Governing Northland

The Local Government Commission yesterday released its proposal for restructuring local government in Northland,  a big step in a process that was set in motion by the former mayor of Far North District Council.  The Commission’s proposal is to establish one unitary authority to replace FNDC, Whangarei  and Kaipara District Councils, and the Northland Regional Council.

The Council would have nine councillors elected from seven wards, and a mayor elected at large.  Local voices, we are told, would be heard by way of seven community boards. There would also be a Maori Board, made up of the Mayor and three councillors, and representatives from each of thirteen iwi from across Te Tai Tokerau. The Maori Board would have advisory status only, but not  any decision making power.

I have advocated for the maintenance of a two tier model of local government, with strong autonomous local councils and a regional council – the latter perhaps with a little more authority to break any deadlocks that might occur if councils cannot agree about infrastructure or other issues that cross boundaries.

The unitary authority – community board model is not genuinely ‘two tier’, given that the community boards would have no effective power to do much more than manage the local hall or public toilets, and would be resourced only by grace and favour of the council.

I think that the timing is completely wrong to be considering radical structural change.  The LGC acknowledges that the existing councils are viable in the short term (the Kaipara financial shambles notwithstanding) so there is no urgency to affect change.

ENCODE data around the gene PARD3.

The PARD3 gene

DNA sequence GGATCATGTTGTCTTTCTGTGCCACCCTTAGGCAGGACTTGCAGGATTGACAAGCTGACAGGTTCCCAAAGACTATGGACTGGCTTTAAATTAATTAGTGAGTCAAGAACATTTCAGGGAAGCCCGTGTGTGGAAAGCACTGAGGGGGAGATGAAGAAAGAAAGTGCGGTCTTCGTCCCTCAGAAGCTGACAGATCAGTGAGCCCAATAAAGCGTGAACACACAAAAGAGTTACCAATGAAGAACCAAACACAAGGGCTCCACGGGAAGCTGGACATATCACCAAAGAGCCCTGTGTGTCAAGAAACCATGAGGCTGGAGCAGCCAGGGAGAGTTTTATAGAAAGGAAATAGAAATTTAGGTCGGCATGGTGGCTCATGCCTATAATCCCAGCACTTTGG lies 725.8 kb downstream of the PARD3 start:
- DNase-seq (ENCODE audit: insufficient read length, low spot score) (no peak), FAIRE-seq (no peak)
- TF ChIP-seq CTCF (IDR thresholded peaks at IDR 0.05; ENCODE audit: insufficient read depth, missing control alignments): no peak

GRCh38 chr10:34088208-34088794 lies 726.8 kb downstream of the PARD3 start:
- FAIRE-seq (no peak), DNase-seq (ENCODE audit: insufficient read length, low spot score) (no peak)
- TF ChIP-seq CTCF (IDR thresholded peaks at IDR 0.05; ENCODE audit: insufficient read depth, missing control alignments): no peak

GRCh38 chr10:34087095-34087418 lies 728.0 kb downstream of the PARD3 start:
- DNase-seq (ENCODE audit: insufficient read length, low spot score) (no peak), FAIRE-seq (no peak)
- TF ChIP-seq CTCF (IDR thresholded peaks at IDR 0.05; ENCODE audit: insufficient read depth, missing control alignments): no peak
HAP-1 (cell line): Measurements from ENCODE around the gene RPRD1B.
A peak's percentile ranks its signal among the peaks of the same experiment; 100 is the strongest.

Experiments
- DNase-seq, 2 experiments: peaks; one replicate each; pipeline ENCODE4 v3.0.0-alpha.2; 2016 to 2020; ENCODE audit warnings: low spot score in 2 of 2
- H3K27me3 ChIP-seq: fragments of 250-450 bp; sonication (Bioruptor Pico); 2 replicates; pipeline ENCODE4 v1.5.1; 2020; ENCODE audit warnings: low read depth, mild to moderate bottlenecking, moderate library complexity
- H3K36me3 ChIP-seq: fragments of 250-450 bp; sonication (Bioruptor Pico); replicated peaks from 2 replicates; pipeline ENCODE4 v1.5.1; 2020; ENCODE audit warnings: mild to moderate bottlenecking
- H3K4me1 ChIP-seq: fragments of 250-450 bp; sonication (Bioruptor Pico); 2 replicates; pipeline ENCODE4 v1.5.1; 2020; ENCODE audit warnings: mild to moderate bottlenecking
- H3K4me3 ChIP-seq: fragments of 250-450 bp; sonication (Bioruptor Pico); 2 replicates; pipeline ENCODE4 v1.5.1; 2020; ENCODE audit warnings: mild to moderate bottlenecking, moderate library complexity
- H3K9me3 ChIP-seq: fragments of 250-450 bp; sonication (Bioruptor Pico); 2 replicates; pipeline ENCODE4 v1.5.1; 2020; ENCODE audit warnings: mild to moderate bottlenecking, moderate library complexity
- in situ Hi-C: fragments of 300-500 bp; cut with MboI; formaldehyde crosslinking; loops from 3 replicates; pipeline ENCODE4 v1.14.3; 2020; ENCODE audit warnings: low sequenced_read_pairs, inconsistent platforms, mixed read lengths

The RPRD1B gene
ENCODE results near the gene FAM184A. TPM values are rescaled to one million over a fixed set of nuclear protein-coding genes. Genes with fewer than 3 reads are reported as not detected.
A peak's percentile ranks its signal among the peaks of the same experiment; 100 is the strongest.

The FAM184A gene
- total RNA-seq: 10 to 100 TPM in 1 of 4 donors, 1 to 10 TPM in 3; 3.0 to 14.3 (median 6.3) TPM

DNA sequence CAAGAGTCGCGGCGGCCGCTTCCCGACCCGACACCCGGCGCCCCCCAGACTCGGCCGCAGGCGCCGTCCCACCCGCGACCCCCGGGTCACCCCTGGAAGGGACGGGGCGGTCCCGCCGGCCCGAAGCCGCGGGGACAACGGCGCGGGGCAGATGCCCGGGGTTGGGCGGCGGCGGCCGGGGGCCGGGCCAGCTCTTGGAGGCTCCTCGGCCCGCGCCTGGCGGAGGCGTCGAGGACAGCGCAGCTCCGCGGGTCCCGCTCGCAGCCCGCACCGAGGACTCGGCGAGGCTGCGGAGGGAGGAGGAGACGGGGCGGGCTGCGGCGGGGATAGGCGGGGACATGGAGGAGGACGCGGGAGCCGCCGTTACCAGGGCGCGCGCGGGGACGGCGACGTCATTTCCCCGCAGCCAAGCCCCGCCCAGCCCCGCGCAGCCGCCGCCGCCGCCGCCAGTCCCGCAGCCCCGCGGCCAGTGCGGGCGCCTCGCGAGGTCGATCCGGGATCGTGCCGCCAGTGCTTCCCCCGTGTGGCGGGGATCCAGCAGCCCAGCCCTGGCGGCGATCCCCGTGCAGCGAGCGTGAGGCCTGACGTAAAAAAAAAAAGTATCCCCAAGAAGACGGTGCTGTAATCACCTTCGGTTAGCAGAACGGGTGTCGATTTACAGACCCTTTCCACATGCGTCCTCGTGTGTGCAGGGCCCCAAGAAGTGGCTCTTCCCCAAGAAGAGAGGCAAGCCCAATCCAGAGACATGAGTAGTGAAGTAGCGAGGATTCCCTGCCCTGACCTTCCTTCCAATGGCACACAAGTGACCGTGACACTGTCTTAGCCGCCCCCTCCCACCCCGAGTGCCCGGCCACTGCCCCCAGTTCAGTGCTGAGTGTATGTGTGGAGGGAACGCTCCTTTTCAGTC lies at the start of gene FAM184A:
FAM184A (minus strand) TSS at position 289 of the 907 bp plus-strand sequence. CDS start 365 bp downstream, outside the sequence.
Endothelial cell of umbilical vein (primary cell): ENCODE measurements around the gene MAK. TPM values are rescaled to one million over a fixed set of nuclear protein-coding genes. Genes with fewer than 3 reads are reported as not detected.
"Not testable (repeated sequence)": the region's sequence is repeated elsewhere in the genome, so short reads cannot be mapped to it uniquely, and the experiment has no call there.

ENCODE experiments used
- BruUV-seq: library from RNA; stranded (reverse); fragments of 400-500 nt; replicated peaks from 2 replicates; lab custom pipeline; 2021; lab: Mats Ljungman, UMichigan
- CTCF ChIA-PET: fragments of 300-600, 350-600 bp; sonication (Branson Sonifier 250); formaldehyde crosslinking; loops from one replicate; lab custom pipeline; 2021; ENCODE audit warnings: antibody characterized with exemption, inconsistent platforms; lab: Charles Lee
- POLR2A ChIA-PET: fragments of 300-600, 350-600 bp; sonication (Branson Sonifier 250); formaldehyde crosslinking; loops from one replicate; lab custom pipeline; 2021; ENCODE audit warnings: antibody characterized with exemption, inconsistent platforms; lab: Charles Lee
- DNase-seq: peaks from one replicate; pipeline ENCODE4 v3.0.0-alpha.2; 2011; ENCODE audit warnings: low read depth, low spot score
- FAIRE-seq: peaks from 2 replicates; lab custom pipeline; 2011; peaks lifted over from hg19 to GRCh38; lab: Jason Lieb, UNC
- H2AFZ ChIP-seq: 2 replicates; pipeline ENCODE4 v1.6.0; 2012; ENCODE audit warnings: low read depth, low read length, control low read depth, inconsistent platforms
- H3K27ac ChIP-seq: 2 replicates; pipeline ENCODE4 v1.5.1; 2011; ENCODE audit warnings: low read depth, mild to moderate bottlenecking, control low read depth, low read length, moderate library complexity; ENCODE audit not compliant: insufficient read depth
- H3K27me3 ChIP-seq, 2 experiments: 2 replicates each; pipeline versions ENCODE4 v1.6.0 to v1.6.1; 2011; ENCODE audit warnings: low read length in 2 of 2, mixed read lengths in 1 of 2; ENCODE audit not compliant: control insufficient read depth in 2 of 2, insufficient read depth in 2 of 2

A few weeks ago Northlanders elected new Mayors for Whangarei and the Far North; there is a new Chair of the NRC, and these three (along with the commissioners running Kaipara) have committed to putting the divisiveness of previous years behind them and to work together in the interests of all of Northland.  There is a real possibility that peace might break out, and I believe our newly elected representatives should be give an opportunity to make good on their commitment to a more unified approach.

The danger is that we are about to embark on a difficult, uncertain and expensive restructure, when all that might be needed is for better relationships based on respect and goodwill to be established within and between the councils and communities of interests (including of course a significant role for iwi Maori).

Submissions on the proposal maybe made until February 14th, so now is a good time to consider the options and make your views known.

 

4 thoughts on “Governing Northland

  1. This may be an attempt to diffuse and defuse the debt around the Mangawhai sewerage treatment scheme.

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  2. Has the LGC ever met a council merger proposal it did not like the look of? It is a council amalgamation fan club.

    It is particularly fond of the unitary model (where regional councils are part of the merger territorial councils).